Blue Star banner, World War I   Save
Blue Star banner, World War I
Description: This flag was hung in the plate glass panel of the front door of the Van Fleet family home in Cincinnati, Ohio. Originally the flag had one blue star when their son, Elmer Hoover Van Fleet enlisted. When Elmer was killed in action, a gold star was sewn over the blue. When another son, Harry, enlisted, another blue star was added. The banner is rectangular, measuring 44.8 by 75 cm. The In Service Flag (Blue Star Banner) was patented by an Ohioan, Colonel Robert L. Queisser of East Cleveland, Ohio, on 6 November 1917. Intended for display by families who have members serving in the Armed Forces, blue star banners are also displayed in shop windows to honor the members of that organization serving. Most flags were homemade by mothers, though they later became mass-produced. Upon death in service the blue star was replaced by a gold one, wounded soldiers were replaced with silver. One of the most famous flags was that of the five Sullivan brothers who all perished on the U.S.S. Juneau. View on Ohio Memory.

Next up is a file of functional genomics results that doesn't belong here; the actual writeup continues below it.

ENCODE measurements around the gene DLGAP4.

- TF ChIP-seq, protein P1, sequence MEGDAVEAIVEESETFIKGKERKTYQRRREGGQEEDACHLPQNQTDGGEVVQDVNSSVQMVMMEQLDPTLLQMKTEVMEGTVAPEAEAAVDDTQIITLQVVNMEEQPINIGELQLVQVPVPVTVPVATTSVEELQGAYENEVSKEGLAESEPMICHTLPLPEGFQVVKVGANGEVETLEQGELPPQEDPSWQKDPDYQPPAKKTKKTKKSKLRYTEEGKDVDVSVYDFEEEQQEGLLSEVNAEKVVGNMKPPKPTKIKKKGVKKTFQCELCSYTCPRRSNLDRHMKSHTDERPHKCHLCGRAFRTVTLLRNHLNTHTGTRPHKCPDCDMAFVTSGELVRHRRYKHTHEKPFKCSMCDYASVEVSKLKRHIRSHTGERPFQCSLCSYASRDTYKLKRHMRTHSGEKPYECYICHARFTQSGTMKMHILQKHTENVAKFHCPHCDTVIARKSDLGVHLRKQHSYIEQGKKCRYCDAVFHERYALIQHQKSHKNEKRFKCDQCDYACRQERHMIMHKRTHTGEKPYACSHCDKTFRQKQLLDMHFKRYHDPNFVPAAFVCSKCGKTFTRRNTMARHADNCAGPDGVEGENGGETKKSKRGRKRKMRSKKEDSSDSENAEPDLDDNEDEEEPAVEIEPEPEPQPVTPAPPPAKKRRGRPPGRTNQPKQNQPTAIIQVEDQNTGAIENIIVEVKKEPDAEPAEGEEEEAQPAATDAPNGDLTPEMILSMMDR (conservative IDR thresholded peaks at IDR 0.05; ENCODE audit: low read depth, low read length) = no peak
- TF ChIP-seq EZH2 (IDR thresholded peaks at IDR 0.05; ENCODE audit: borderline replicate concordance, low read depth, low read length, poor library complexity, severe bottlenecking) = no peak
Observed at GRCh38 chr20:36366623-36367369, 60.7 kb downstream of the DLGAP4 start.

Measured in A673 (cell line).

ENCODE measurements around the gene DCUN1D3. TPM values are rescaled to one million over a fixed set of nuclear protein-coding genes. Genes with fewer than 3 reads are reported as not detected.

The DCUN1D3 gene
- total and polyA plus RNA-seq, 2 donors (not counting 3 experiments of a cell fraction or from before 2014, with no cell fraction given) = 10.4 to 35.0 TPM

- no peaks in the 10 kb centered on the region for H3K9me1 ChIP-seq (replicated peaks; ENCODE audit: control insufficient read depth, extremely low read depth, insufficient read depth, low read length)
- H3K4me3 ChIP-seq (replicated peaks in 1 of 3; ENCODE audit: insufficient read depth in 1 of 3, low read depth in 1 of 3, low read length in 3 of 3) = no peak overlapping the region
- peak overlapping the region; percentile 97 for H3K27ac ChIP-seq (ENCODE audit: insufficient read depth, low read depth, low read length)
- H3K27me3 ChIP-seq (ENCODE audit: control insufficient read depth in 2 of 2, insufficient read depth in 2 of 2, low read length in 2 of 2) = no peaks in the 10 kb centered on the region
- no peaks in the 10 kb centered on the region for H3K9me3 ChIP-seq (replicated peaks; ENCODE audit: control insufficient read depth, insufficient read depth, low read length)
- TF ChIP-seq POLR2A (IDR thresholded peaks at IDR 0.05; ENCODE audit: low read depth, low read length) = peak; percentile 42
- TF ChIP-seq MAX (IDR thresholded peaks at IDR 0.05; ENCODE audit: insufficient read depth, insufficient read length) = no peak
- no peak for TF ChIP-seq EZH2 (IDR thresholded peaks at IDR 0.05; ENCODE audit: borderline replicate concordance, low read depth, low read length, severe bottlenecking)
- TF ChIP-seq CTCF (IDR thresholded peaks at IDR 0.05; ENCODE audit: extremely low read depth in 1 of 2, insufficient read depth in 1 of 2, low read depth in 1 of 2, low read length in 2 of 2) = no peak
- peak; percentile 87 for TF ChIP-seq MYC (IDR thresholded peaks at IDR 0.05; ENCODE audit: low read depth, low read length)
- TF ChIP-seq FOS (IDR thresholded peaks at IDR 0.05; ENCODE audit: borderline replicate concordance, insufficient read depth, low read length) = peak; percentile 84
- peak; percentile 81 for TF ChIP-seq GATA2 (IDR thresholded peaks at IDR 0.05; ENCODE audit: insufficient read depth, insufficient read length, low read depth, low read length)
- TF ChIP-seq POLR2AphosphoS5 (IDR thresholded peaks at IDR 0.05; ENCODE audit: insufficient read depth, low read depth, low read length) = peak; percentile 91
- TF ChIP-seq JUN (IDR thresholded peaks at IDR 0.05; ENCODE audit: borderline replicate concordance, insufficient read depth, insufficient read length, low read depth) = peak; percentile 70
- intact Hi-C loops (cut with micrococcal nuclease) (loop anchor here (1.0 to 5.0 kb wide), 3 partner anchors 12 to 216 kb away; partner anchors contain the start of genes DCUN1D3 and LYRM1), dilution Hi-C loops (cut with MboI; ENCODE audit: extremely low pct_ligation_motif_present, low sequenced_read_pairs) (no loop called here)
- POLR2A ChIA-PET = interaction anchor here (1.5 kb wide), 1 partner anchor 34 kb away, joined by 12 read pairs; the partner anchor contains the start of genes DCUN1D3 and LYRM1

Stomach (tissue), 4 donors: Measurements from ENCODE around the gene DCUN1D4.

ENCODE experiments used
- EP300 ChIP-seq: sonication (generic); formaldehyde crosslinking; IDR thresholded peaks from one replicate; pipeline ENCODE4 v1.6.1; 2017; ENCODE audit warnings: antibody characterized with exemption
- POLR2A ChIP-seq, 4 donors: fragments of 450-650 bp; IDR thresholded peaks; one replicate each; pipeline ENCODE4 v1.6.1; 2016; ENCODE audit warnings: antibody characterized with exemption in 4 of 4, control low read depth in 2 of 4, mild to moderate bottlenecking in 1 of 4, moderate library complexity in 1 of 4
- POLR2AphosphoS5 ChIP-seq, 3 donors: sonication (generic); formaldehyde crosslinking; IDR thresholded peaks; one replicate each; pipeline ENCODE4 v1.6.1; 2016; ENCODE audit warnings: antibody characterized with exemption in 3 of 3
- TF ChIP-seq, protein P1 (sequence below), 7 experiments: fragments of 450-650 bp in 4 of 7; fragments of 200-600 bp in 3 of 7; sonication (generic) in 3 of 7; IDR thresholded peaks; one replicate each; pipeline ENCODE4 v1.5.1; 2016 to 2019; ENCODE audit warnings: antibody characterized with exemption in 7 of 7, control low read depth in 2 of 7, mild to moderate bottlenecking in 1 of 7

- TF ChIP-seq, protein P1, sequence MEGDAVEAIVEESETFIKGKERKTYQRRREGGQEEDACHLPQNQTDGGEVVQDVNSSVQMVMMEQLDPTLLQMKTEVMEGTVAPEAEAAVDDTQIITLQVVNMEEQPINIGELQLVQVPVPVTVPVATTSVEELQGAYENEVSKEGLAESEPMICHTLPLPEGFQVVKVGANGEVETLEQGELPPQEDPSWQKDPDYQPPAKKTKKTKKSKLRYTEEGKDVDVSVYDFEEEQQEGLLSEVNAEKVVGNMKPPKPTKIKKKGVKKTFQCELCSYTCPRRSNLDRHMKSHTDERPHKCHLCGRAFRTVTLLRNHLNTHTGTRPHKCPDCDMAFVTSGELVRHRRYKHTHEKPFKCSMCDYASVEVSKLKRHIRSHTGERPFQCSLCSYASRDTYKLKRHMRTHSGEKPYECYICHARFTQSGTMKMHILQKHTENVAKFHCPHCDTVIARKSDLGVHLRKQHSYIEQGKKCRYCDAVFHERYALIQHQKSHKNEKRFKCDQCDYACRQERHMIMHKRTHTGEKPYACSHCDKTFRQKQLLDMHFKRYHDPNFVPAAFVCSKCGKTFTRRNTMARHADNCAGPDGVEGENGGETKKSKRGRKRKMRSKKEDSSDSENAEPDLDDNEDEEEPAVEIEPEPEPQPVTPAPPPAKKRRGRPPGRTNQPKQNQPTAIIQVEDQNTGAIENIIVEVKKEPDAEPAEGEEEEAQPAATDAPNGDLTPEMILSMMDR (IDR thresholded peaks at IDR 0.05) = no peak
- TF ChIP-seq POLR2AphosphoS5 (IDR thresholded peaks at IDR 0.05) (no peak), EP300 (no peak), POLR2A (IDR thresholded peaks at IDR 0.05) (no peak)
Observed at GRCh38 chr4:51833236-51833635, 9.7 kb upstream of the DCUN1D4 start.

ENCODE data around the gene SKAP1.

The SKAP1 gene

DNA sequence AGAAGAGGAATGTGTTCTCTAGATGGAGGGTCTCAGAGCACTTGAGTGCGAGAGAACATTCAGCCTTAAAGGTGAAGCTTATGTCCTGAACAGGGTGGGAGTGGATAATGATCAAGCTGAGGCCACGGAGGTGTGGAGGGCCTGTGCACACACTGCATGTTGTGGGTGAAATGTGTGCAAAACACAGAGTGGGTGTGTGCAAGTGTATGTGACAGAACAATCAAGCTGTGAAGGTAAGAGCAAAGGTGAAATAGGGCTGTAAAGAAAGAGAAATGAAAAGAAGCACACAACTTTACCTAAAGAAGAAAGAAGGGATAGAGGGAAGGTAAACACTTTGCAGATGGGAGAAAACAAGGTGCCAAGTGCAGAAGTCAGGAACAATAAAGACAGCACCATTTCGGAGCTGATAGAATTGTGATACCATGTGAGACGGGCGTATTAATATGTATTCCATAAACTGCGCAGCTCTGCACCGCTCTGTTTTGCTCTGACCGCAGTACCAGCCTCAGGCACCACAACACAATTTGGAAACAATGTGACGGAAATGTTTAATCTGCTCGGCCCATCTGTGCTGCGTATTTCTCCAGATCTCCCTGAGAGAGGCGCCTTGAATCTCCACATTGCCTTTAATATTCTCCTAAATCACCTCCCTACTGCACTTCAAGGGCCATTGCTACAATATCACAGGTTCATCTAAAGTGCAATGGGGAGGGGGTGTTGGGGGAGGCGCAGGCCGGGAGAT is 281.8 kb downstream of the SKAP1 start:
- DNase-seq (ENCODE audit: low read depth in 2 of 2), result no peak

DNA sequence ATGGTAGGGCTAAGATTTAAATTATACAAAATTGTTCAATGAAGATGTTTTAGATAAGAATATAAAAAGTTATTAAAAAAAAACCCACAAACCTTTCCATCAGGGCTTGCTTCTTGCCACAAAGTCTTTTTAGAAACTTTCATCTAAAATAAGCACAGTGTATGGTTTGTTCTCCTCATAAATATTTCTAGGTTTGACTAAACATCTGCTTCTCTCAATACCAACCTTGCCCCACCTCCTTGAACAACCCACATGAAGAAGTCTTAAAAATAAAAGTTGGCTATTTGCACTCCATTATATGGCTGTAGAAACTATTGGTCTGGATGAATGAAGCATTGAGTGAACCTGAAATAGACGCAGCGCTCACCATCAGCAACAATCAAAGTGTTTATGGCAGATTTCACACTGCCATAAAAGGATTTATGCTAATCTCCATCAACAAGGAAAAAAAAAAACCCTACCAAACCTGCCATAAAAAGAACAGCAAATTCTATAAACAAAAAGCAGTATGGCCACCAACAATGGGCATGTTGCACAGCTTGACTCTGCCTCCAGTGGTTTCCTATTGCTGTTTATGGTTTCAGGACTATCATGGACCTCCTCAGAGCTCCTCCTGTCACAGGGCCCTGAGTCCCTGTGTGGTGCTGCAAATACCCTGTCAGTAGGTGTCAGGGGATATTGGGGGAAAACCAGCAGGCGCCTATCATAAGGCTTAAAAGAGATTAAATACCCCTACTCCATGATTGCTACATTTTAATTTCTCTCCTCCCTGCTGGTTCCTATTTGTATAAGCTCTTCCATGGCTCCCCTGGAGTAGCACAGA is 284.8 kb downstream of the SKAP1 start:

Image ID: H83228_001
Subjects: Ceremonial artifact; Communication artifact; Military flags; Flags--Ohio; World War, 1914-1918; Blue Star Banner;
Places: Cincinnati (Ohio); Hamilton County (Ohio)